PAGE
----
A winner for each EU country was selected from among more than 3 000 students in total who sat the contest last November. The number of entrants was up by more than 400 compared to last year and was the highest since the launch of the contest in 2007. The winners will be invited to Brussels on 27 March to receive their prizes and to meet translators at work in the Commission.
“This contest encourages students to get to grips with foreign languages in a deeper way and to consider using their knowledge in their future career, whether as a translator or in any other professional field where multilingualism is an asset," said Androulla Vassiliou, Commissioner for Education, Culture, Multilingualism and Youth. “The contest also inspires schools to learn from each other and try out different methods of language teaching.”
The winners all demonstrate that a knowledge of languages can take you further and open your mind to new possibilities.
The German winner, for instance, wanted to go to a music school in Hungary, so as well as perfecting her skills on the flute and piano, she also learnt to speak Hungarian. The Romanian winner wrote a biophysics paper which was partly based on technical English source material which she translated herself. With her knowledge of French, German, Dutch, English and Spanish, the Luxembourg winner truly embodies her country's multilingual tradition.
Natalia Grima speaks four languages and plans to graduate as a lawyer specialising in European Law. She aspires to eventually work for the EU institutions and lists photography, travelling and swimming amongst her leisure pursuits. She will have two-thirds of her hobbies catered for next March when attening the award ceremony in Brussels.
The contestants all translated a one-page text based on their choice of any of the 506 language combinations possible among the EU’s 23 official languages. Although many chose English as a source language, the total number of language combinations used was 148, which was the highest since the launch of the competition.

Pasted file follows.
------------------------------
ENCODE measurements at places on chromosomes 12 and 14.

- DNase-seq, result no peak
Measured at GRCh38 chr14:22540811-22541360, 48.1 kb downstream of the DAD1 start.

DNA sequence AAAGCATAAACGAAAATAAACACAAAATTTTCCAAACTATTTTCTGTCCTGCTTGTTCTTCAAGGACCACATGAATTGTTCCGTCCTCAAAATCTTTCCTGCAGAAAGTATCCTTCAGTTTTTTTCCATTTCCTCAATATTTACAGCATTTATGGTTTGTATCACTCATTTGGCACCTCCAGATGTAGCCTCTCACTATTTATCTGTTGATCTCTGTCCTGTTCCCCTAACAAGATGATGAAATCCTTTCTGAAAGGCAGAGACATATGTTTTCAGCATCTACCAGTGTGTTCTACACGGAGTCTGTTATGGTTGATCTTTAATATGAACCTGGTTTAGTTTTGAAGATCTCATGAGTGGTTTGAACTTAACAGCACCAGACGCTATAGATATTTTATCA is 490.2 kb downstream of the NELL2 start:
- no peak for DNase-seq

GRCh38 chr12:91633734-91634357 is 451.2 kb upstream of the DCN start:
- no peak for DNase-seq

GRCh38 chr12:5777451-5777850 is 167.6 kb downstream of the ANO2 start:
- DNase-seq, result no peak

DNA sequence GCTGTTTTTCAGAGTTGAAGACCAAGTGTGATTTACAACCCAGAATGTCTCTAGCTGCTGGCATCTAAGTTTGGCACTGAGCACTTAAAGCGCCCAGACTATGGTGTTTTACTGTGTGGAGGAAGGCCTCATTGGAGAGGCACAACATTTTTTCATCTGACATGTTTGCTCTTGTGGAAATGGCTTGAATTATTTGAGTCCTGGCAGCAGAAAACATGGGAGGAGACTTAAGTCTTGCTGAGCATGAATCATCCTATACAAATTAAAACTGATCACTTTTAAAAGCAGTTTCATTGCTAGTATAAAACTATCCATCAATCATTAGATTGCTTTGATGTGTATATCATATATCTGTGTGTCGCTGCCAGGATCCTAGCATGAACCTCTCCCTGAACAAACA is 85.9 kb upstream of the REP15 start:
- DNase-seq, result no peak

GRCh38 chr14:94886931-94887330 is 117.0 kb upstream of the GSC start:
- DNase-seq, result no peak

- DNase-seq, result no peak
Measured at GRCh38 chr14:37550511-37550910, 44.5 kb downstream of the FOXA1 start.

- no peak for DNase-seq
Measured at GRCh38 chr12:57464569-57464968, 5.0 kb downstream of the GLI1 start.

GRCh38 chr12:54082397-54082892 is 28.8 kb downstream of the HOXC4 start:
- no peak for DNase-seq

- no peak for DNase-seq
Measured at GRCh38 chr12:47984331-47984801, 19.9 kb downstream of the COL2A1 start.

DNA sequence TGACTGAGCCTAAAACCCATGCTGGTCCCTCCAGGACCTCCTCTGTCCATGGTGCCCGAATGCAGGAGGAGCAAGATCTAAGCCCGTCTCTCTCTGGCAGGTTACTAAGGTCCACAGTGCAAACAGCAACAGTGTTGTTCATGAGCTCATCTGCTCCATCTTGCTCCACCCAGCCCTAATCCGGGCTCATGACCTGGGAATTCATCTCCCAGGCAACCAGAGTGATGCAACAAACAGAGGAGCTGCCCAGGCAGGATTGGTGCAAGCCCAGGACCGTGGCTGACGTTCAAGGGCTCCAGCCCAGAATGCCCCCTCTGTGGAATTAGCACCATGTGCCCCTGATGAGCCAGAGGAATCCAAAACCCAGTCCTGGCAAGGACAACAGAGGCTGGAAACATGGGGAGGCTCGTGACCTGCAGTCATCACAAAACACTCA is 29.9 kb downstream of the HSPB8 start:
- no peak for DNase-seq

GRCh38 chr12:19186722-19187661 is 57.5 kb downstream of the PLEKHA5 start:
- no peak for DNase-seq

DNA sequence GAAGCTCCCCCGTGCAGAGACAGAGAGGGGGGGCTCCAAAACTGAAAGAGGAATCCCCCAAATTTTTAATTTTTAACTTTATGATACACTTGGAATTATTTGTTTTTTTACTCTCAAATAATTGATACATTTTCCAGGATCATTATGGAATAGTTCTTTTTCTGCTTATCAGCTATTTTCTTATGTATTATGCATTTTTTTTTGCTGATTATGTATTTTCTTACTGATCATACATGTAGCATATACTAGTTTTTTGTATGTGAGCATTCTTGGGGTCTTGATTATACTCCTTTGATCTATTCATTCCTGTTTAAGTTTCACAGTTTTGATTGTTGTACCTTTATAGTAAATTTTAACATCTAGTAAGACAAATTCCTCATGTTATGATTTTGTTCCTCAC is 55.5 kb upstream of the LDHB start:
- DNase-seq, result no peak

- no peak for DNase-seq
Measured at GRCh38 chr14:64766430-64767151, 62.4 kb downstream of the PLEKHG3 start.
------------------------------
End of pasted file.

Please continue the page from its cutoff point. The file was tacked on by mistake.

The theme of this year's texts was volunteering (to mark the European Year of Volunteering 2011), but each language test featured different facets of the subject: the Dutch text, for instance, focused on restoring a church in Tuscany; the French translation paper focused on beach cleaning, the Polish one on working in a Chilean school for under-privileged children. A number of the teenagers who sat the contest in different countries were clearly inspired by the volunteering theme, with some deciding to enrol as volunteers for the Red Cross and other NGOs afterwards.
The ‘Juvenes Translatores’ (Latin for ‘young translators’) contest is organised every year by the European Commission's Directorate-General for Translation. It is open to 17-year old sixth-form students (this time for those born in 1994) and takes place at the same time in all selected schools all over Europe. The contest ran for the first time in 2007 as a pilot project to give young people a taste of what it is like to be a translator and to raise the profile of language learning in schools.
That year the Maltese winner was Thomas Bugeja, and like Grima, was a sixth-form student at De La Salle College. The contest has encouraged some of the entrants to take up language studies and to become translators.
The Commission's translators prepared the texts for the contest to ensure the same level of linguistic challenge and also marked the results. Each translation was assessed by native speakers of the language into which the text had been translated.
Androulla Vassiliou's website